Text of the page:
When “Carl,” a 4th year associate in a large firm, contacted me about lawyer coaching, he was dreading an upcoming evaluation. The office rumor was that associates were being asked to explain what they’d done to meet the goals they’d set in the previous year’s review, and Carl was nervous. He explained that although he’d been working toward the targets he’d set a year ago, he wasn’t sure that his efforts would be viewed as meeting his goals, which he’d written as follows:

1. Improve skill in taking and defending depositions.

2. Improve written work product.

3 .Get more experience in advising clients.

Do you see the problem that Carl recognized only in retrospect? None of these goals can be quantified. Had he improved his deposition skills? Well, he could point to the depositions he’d taken and defended over the past year, but he couldn’t prove in any quantifiable way that volume equals improvement. Same held true for his other goals. After talking about Carl’s year, we found ways to suggest that he’d met his goals, but he vowed never to make the mistake of setting fuzzy objectives.

Unfortunately, lawyers at every stage of practice can set vague goals. Have you ever said you’d like to “bring in more business” or “increase your billable hours” or “get more exposure to your target clients”? These ambitions count as little more than wishes, because they’re not concrete and measurable.

How do effective leaders frame their intentions? They set SMART goals, and they write down those goals. A SMART objective is:

Specific: define what you intend to accomplish with sufficient detail to be meaningful. Instead of planning to improve his deposition skills, Carl might have decided he wanted to get comfortable with the “funnel method” of questioning witnesses.

Measurable: a quantifiable definition of what you intend to accomplish. (As Peter Drucker said, “What gets measured gets managed.”) Carl might have said that he’d like to take 8 depositions over the course of the year and rate his comfort and skill in using the “funnel method” on a scale of 1 to 10.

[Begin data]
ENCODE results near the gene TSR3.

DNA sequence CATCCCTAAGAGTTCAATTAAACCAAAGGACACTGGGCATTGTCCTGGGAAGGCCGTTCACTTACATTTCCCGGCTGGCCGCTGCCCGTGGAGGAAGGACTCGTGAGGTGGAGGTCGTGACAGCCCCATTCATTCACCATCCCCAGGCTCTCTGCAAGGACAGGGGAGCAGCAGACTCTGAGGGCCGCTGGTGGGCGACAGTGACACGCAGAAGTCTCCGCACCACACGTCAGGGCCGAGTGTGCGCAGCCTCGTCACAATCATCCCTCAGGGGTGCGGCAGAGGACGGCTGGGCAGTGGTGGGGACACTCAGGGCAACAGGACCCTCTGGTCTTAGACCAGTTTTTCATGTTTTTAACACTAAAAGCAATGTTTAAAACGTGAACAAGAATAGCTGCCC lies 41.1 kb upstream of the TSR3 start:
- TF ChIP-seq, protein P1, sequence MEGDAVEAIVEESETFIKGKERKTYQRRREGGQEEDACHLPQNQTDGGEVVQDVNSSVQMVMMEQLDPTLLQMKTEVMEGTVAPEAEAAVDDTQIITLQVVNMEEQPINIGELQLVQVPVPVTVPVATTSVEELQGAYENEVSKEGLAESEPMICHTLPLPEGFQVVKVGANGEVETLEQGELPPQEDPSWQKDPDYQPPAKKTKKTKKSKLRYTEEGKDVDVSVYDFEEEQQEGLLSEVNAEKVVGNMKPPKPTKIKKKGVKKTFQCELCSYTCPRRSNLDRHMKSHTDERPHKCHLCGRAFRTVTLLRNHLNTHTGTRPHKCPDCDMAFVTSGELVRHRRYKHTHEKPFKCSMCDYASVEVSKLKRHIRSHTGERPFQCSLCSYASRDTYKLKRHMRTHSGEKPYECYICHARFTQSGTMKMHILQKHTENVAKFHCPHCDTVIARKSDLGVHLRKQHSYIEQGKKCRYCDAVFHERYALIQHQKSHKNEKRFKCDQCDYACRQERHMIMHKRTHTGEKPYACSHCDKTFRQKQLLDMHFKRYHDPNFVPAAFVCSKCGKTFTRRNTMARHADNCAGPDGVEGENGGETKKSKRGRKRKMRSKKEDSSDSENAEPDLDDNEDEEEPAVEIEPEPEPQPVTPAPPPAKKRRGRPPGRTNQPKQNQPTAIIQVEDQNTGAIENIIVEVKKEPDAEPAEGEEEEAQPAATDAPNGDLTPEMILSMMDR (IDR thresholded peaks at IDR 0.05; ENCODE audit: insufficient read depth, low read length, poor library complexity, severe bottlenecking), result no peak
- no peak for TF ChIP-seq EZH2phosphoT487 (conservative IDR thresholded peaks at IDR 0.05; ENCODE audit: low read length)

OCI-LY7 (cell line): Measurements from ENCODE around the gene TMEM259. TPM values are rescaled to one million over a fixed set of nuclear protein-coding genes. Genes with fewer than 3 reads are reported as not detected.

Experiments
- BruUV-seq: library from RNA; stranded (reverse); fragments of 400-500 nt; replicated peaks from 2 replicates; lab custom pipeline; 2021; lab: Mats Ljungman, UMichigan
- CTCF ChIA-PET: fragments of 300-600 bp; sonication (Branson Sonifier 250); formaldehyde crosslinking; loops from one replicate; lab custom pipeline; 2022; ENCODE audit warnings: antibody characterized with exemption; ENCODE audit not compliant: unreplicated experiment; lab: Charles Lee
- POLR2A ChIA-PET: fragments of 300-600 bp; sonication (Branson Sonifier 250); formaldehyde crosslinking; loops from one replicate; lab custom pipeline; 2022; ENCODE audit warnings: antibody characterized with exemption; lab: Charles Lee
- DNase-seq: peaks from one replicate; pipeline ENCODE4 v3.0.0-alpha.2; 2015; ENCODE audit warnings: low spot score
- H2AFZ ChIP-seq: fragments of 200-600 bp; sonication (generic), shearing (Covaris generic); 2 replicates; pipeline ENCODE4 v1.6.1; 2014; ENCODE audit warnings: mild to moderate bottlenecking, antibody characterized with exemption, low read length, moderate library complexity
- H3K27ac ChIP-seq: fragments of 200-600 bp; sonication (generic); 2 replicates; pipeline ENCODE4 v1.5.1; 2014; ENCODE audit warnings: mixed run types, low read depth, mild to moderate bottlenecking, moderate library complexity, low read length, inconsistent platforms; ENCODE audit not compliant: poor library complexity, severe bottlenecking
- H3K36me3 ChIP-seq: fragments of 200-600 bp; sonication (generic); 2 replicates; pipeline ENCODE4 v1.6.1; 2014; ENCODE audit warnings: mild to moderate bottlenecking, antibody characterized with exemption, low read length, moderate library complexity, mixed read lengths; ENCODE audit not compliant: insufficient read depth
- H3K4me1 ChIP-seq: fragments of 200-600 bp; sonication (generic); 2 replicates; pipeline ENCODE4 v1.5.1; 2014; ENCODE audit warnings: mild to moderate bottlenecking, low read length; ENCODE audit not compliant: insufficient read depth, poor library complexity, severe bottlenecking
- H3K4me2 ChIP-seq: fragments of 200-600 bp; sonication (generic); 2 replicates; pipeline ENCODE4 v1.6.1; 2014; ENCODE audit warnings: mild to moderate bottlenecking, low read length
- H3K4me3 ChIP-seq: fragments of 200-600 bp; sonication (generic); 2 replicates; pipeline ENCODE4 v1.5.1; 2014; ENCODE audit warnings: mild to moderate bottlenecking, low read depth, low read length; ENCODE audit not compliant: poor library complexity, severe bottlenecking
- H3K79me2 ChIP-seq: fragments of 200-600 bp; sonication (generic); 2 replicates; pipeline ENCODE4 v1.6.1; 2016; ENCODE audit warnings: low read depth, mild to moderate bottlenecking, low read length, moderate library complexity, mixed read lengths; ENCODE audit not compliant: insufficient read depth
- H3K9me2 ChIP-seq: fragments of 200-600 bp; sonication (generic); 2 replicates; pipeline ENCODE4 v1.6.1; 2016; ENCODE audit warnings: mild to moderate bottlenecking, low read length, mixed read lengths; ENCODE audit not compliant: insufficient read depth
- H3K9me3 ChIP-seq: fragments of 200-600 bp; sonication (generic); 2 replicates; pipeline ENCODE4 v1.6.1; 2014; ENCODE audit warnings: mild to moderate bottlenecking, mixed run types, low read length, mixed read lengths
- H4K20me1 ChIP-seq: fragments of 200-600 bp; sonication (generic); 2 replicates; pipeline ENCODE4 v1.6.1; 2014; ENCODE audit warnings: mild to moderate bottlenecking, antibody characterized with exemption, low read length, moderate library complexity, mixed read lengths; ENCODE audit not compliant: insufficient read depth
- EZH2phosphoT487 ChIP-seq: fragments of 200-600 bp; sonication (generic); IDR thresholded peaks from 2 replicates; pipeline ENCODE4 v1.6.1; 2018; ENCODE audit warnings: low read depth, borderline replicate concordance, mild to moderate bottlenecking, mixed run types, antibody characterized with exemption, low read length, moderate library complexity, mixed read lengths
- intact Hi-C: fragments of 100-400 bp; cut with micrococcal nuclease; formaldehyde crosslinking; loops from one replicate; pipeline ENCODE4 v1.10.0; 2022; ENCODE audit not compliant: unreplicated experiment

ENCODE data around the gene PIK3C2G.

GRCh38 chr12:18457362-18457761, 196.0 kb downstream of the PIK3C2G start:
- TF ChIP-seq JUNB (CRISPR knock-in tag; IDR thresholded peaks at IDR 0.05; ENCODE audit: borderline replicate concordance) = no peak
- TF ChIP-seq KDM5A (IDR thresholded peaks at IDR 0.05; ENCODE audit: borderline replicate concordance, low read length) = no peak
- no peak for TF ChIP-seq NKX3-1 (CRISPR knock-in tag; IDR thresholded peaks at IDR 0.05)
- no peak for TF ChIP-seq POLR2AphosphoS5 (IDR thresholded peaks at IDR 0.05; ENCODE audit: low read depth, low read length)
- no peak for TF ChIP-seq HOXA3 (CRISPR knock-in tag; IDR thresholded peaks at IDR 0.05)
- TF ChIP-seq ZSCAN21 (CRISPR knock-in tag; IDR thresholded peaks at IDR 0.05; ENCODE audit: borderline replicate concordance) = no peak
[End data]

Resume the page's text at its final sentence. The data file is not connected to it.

Achievable: design a goal that’s a stretch, but a stretch within your reach. Carl might realize that he’d be unlikely to take 8 depositions over the next year, and so he’d scale back to 4 depositions.

Realistic: create a sensible plan to attain your goal, considering your abilities and limitations. Carl might approach the partner with whom he worked the most to share the goal he’d set and to get the partner’s buy-in, which would include agreement that the goal was realistic.

Time-based: define the time in which you’ll measure your efforts to determine whether you hit your objective.

When you know what you want, you’re much more likely to seek out and accept opportunities to reach your goals. Take a moment to recast your #1 objective as a SMART goal and write it down somewhere, perhaps in your calendar. And then notice what happens over the next few days and weeks. Chances are good that you’ll take steps toward your goal that you wouldn’t have taken without being concrete and clear and what you wanted to happen.

Julie A. Fleming, J.D., A.C.C. has coached countless lawyers, has practiced law for over 15 years, speaks for bar associations and law firms, and publishes a weekly email newsletter.